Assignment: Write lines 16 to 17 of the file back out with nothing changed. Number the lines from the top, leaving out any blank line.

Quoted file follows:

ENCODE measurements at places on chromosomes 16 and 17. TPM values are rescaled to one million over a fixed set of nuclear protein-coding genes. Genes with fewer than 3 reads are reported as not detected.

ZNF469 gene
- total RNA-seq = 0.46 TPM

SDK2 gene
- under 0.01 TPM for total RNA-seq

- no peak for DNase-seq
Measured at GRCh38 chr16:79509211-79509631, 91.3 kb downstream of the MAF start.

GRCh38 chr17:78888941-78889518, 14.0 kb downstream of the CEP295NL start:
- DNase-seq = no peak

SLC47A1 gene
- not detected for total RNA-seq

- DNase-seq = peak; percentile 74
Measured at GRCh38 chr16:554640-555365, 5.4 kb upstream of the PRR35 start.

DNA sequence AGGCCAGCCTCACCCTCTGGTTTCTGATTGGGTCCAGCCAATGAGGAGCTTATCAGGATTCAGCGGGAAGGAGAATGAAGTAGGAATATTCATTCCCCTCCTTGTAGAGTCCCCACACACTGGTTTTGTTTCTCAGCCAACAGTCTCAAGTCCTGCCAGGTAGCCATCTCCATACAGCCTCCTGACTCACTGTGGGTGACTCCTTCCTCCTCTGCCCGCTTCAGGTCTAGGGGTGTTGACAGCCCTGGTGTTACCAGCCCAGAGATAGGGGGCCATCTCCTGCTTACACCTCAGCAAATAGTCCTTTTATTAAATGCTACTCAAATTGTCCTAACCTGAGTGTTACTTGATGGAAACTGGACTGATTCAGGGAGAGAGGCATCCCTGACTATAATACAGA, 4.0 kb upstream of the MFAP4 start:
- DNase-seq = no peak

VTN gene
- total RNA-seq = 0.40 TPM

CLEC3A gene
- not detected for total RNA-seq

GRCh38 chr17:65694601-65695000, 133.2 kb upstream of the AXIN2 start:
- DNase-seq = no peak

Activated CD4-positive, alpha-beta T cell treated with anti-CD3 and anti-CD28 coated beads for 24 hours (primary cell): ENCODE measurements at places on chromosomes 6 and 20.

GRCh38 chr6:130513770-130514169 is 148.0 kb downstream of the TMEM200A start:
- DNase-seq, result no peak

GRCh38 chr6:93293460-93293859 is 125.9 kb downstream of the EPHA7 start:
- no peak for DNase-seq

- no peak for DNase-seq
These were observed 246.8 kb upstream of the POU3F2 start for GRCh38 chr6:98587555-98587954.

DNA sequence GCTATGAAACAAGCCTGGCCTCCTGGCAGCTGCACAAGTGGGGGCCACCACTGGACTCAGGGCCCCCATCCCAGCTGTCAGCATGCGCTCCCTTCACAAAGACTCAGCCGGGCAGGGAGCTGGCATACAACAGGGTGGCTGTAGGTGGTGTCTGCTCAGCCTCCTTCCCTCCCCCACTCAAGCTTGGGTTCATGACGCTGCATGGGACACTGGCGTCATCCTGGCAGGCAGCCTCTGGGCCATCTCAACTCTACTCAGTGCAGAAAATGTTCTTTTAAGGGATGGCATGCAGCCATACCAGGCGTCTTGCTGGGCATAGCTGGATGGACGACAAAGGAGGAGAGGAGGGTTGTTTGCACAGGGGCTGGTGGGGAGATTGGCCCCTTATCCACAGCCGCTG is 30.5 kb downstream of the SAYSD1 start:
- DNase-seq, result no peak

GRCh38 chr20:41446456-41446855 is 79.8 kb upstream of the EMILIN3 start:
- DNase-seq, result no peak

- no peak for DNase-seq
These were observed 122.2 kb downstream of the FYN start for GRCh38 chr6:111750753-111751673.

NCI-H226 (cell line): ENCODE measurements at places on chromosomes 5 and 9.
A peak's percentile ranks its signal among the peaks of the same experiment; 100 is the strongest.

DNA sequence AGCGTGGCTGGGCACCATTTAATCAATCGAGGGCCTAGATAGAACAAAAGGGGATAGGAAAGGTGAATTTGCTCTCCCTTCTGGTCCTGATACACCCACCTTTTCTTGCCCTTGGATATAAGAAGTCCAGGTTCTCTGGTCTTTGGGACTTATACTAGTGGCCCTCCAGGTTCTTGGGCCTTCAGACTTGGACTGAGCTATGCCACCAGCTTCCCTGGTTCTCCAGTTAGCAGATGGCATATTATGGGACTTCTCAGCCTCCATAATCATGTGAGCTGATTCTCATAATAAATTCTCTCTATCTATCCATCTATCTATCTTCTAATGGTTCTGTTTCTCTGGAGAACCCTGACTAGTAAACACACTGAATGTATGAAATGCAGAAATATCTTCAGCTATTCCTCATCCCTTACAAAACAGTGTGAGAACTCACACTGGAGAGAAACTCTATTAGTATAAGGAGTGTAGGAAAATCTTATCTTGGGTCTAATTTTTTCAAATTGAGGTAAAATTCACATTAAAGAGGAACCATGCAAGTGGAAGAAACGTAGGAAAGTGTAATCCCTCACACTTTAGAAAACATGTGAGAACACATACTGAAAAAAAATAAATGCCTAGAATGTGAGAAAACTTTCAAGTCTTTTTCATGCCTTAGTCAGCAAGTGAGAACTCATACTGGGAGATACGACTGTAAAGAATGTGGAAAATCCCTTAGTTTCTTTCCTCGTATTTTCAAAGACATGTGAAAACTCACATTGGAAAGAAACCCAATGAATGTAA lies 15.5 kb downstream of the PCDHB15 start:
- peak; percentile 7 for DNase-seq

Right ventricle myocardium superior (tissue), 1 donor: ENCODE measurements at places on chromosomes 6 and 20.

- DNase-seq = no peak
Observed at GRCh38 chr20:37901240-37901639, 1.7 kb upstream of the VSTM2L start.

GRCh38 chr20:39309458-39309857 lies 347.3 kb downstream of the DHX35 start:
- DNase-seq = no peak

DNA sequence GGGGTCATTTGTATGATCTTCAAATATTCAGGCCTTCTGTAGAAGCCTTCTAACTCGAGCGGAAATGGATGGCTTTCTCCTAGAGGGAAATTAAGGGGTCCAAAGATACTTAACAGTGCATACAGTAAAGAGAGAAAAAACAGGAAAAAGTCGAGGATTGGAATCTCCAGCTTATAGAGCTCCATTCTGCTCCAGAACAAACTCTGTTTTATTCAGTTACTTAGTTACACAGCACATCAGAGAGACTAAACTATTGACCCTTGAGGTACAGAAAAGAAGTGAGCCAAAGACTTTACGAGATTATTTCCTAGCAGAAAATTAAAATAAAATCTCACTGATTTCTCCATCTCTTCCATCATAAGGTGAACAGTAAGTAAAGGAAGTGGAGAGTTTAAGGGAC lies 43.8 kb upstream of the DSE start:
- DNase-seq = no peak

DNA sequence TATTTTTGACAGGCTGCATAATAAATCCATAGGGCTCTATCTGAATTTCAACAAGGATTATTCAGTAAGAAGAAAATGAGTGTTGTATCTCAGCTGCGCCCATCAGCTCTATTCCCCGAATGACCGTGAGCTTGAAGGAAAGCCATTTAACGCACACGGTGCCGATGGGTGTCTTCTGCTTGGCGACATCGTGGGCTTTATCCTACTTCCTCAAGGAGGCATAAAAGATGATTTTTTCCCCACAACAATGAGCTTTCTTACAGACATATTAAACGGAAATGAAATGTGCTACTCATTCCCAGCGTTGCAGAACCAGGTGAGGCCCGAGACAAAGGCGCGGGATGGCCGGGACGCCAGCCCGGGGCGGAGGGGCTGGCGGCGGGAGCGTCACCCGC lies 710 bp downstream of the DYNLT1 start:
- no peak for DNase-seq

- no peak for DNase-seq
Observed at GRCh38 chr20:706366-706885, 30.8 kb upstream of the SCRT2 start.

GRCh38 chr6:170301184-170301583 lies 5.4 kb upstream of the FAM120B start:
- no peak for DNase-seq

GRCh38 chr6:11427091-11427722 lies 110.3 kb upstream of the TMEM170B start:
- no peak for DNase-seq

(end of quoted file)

VTN gene
- total RNA-seq = 0.40 TPM